Today we’re excited to introduce Sybil, a governance tool for discovering delegates. Sybil maps on-chain addresses to digital identities to maintain a list of delegates, all while avoiding pesky user signups, on-chain transactions, and manual record keeping.
We hope that Sybil can grow adoption of Uniswap’s governance system and encourage both existing and future Uniswap delegates to verify their identities, making it easier for delegators to discover and engage with their community representatives.
Experimentation with on-chain governance systems continues to gain popularity, and for good reason! Community ownership reduces single points of failure and as protocols begin to develop into products that resemble legacy services — albeit in a structurally decentralized fashion — they naturally require good management.
The ability for token holders to delegate their votes, or to stand as a delegate themselves, is key to the success of on-chain governance systems, allowing for high quality community members to build meaningful influence and otherwise-marginalized token holders to engage in a representative fashion. We believe that the most successful protocols will be the ones that are able to attract the best talent and the most engaged communities.
Yet as an emerging primitive, delegation-based governance systems are still gaining some important infrastructure. Sybil’s purpose is to provide a simple way for governance token holders to identify their community representatives, and in doing so grow engagement in the protocol’s development process.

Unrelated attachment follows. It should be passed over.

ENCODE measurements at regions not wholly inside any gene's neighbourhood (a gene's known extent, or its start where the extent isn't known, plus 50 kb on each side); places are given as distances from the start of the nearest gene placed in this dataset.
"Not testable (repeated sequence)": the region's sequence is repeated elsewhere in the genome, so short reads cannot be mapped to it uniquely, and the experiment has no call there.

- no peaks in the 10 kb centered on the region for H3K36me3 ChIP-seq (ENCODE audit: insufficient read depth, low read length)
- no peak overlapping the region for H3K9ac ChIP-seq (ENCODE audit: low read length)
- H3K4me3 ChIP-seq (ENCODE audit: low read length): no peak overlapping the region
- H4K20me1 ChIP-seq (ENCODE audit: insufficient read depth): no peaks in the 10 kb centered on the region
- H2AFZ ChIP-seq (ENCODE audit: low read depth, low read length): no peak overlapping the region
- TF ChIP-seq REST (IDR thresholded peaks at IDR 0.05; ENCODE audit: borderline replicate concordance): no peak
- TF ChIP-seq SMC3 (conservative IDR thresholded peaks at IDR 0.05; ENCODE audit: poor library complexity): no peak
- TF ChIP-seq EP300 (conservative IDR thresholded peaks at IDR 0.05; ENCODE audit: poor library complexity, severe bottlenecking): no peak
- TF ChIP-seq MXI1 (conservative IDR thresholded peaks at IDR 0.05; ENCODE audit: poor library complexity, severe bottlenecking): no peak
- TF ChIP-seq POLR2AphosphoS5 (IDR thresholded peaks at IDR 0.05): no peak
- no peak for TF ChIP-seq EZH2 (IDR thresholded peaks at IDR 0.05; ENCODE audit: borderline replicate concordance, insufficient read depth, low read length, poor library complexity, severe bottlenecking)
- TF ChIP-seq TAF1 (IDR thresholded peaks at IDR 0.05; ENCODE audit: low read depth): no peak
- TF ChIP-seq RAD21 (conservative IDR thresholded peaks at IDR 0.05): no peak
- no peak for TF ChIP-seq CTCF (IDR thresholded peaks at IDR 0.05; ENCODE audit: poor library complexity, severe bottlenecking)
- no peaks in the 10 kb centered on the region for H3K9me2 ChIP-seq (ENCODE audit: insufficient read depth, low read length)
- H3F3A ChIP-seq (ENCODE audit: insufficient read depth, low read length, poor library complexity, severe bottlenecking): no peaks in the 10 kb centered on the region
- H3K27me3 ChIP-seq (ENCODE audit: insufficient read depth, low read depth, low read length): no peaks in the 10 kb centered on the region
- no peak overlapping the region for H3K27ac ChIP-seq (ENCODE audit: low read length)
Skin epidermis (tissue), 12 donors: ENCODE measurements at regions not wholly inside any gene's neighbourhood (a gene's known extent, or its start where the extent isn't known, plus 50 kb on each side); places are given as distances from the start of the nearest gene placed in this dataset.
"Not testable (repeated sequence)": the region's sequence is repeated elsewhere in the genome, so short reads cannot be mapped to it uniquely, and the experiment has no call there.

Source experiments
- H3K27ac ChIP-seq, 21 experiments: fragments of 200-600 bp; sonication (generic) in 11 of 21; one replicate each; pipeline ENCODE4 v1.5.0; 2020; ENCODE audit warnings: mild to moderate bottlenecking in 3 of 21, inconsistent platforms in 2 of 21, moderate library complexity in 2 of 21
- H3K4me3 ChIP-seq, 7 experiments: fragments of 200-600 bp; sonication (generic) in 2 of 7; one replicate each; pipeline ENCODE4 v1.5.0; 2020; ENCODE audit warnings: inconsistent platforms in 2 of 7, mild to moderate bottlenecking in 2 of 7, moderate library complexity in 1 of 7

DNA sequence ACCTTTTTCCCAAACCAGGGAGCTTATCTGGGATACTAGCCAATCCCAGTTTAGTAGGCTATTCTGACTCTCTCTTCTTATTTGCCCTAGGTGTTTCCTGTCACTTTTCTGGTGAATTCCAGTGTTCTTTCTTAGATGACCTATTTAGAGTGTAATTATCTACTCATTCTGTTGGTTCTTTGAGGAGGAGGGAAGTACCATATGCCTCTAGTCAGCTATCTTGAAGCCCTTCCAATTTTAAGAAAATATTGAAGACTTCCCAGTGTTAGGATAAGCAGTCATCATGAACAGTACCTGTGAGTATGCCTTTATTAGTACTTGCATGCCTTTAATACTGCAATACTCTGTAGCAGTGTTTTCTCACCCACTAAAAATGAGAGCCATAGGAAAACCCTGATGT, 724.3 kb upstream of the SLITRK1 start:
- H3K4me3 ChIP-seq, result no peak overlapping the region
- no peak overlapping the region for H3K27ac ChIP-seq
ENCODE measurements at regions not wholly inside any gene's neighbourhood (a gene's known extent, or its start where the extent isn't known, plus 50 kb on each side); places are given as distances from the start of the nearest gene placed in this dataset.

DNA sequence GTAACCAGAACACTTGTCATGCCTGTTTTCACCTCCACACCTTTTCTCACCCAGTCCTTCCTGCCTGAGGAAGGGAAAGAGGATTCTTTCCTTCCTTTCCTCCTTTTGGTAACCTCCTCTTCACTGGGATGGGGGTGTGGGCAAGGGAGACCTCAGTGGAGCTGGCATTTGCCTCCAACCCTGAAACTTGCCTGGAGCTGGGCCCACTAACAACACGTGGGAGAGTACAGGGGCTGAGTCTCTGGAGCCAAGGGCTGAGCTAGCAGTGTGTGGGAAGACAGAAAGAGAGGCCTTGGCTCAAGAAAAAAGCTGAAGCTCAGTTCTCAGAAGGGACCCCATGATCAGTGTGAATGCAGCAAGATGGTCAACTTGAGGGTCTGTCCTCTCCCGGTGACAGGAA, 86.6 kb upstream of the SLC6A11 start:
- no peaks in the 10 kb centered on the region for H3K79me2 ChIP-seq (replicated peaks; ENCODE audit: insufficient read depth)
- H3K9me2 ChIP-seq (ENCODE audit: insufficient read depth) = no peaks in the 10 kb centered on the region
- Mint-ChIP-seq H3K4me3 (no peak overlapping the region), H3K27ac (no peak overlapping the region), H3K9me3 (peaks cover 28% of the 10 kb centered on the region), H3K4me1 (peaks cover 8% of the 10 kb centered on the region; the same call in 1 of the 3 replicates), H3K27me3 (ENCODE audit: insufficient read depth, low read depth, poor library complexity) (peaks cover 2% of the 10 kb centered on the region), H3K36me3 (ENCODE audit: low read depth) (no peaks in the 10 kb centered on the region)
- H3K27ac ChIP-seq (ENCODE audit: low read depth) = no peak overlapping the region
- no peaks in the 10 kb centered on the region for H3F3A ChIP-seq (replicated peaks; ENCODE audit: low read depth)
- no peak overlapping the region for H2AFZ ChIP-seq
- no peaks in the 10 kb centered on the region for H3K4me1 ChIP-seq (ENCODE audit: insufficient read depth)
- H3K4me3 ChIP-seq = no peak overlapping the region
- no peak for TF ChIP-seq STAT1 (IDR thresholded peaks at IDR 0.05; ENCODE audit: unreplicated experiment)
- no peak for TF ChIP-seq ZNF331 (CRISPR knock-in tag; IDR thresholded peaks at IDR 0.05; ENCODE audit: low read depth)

The Sybil verification flow is a three step process.
In the background, Sybil verifies that the tweet content matches the signed message. Once a user has been verified, their Twitter handle is matched to their Ethereum address and will appear on the Sybil interface next to their associated vote count. Sybil users can proceed to review available delegates, as well as delegate or vote on governance proposals directly through the interface.
At launch, Sybil supports both Uniswap and Compound’s delegate lists but it’s mapping tool can be used to display public identities for any project.
Identities work cross-platform, so users will only ever need to go through Sybil verification once per identity. For now, Sybil is solely integrated with Twitter, although the architecture allows for any other service to act as an authentication method: GitHub integration is coming soon!
Sybil’s use cases extend beyond delegation. The mapping of addresses to social identities can be leveraged for features like trading and gaming leaderboards, as well as Ethereum-based messaging.
Similarly, the Sybil verification process is not constrained to the Sybil.org interface. The documentation below provides detailed steps for both supporting the Sybil verification process directly from your existing interface and running custom verification flows around list creation.